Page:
There have been a lot of posts recently where people are trying to help others “be awesome” or “kick ass”. There are whole industries supporting this idea as well. Many of the personal productivity systems try to help you be awesome every day. The problem is that it does not work. Awesomeness is not something that you magically get, it takes time and effort. To be awesome, you first need to start somewhere. Typically, that start is fairly close to sucking.
In order to make this process a little more concrete, I will use the software development discipline, and Java specifically, as my example. Let’s start with you just graduating from college. At that time, especially in software development, you have very little knowledge. You know enough to get a job, but most companies realize that they will spend two years giving you on-the-job training.
Step 1: Learning To Crawl
In software development, one of the first things you learn are data structures. These are things like arrays, lists, trees and assorted other things. Many modern languages have these structures built into the language, like Java and its Collections classes. You will also learn some basic ideas on how to collect input from the user and how to generate output to a file or the screen. To make a comparison to another industry, in accounting you will learn about debits and credits and maybe learn a little bit about the different types of accounts, like liabilities.
Step 2: Learning To Walk
After the basics have settled in, you can start doing some real work. You may look at developing your first application and realize that you need to know about data storage. Files as data stores are OK at first, but eventually you want to throw data into a database. Once the data storage is complete, you see the lameness of the console-based input and start working with web pages and servlets or CGI. Going back to the accounting comparison, you might learn about the various types of reports that companies need, like Income Statements, as well as how typical expenses and sales are entered into your accounts.
Step 3: Learning To Run
Now, you have all of this code that works as your Java web application. However, you start to see duplication in your efforts and you need some more advanced functionality. So, you look at frameworks like Spring to handle some of the more basic things and you can now focus on some harder problems. You want to start pulling data from other sources, so you start implementing some web services that need to parse JSON formatted data and RSS formatted data. Because you are pulling this data from multiple sources, you also want each of these sources to run at the same time, so you start looking at Threads and other concurrency related technologies. In accounting, you may not have concurrency issues, but you do have cash flow issues. So, all of your accounting data goes into some expensive system, or even something like QuickBooks for a small business. That takes care of the basic framework, but now you need to look at budgets, revenue and expense forecasting and maybe you even need to cut some costs to improve your profit margins.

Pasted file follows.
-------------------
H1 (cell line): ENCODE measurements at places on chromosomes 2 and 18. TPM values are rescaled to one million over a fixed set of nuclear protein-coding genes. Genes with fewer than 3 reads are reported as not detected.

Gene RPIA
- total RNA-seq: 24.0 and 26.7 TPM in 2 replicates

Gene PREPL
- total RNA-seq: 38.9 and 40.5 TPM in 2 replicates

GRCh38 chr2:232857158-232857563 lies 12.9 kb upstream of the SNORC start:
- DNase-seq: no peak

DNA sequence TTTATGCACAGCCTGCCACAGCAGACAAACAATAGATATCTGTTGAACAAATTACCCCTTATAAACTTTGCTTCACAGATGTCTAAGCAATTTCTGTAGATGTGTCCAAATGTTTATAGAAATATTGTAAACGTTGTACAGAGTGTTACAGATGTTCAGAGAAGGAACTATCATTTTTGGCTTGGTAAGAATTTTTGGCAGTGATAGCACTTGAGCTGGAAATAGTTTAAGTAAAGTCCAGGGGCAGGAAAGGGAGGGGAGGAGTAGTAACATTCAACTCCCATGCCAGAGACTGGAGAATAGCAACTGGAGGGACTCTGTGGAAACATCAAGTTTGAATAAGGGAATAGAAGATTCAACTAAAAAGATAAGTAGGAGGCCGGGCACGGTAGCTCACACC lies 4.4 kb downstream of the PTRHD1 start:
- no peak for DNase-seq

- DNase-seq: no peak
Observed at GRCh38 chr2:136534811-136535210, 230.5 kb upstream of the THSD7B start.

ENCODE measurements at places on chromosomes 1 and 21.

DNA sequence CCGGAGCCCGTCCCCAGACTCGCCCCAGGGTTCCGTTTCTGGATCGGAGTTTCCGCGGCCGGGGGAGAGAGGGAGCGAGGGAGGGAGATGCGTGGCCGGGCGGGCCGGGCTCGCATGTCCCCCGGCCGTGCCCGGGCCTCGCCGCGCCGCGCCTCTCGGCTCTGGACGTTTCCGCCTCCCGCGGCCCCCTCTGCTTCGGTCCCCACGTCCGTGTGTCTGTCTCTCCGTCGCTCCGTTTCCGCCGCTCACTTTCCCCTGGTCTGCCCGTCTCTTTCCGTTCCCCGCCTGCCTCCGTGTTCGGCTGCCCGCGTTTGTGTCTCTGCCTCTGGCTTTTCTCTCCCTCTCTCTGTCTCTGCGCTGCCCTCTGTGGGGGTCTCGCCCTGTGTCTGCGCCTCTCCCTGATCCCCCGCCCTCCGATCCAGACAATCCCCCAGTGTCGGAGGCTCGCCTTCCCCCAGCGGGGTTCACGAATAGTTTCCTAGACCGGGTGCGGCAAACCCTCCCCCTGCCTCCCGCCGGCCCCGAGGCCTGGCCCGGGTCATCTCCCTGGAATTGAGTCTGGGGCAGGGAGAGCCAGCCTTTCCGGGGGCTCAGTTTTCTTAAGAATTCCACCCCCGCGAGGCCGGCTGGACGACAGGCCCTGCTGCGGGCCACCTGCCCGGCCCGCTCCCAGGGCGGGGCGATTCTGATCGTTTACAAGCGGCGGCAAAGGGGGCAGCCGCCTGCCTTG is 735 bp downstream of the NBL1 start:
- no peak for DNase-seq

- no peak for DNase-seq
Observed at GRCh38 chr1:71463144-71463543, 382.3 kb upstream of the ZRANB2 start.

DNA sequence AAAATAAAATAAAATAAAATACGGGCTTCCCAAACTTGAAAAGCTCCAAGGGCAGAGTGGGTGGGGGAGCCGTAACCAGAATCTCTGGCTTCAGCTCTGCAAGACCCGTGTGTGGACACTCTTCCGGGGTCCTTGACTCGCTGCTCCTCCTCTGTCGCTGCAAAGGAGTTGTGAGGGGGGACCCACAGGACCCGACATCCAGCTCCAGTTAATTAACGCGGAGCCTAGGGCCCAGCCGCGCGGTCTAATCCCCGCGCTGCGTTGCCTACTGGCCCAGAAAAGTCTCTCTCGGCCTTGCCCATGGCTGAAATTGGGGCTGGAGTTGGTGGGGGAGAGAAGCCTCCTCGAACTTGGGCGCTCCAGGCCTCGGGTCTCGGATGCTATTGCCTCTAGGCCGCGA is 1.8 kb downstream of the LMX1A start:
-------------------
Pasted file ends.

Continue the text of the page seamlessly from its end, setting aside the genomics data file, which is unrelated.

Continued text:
Step 4: Learning To Juggle While Running a 3-Legged Race and Carrying 80 Pounds of Camping Gear
Yeah, this is a bit of a jump and it is where the real challenges arrive. Your little application may be morphing into a small startup. You have performance issues and your database is not scaling very well. You start looking at cloud computing, Hadoop and various other distributed technologies. You also realize that you cannot do this alone, so you also search for partners that might know the complexities of distributed computing. By the way, you need to get a mobile phone application developed soon, because your competitors just released theirs. Your accountant just realized that if you want to get venture funding you need to make some changes. Do you use cost accounting or encumbrance accounting? Do you really want to depreciate your computers? Are you planning on running your business like a services organization and charge for data access? Or do you plan to go the product route and charge for the application directly?
As you can see, there is a lot to learn no matter what your industry is. Do you need to master each of these steps to really be awesome? Absolutely not. You might be awesome and only have completed the first 3 steps. I am sure that people will also complain that I missed several steps. The point is not these specific steps, but that it is a journey to learn enough to master your discipline. The key to remember is that it takes time to become awesome. There is no magic button or switch you can turn on.
5 thoughts on “You Need a Foundation Before You Can Be Awesome”
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I think you just succinctly explained the programmer’s learning path to all the unknowing outsiders.
Now they can understand how truly smart we are! 😉
Your step 3 to 4 there seems like a bit of a large leap… 😉
I was never known for succinctness, and this definitely is not short. Those developers that get to step 4 really are smart.
That leap between 3 and 4 was meant to be large 🙂 I could have written another 6 steps and 1000 words to get to that last step, but it would lose its effect. Showing that obvious gap in skills also seems appropriate when talking about the difference between a foundation and awesomeness.
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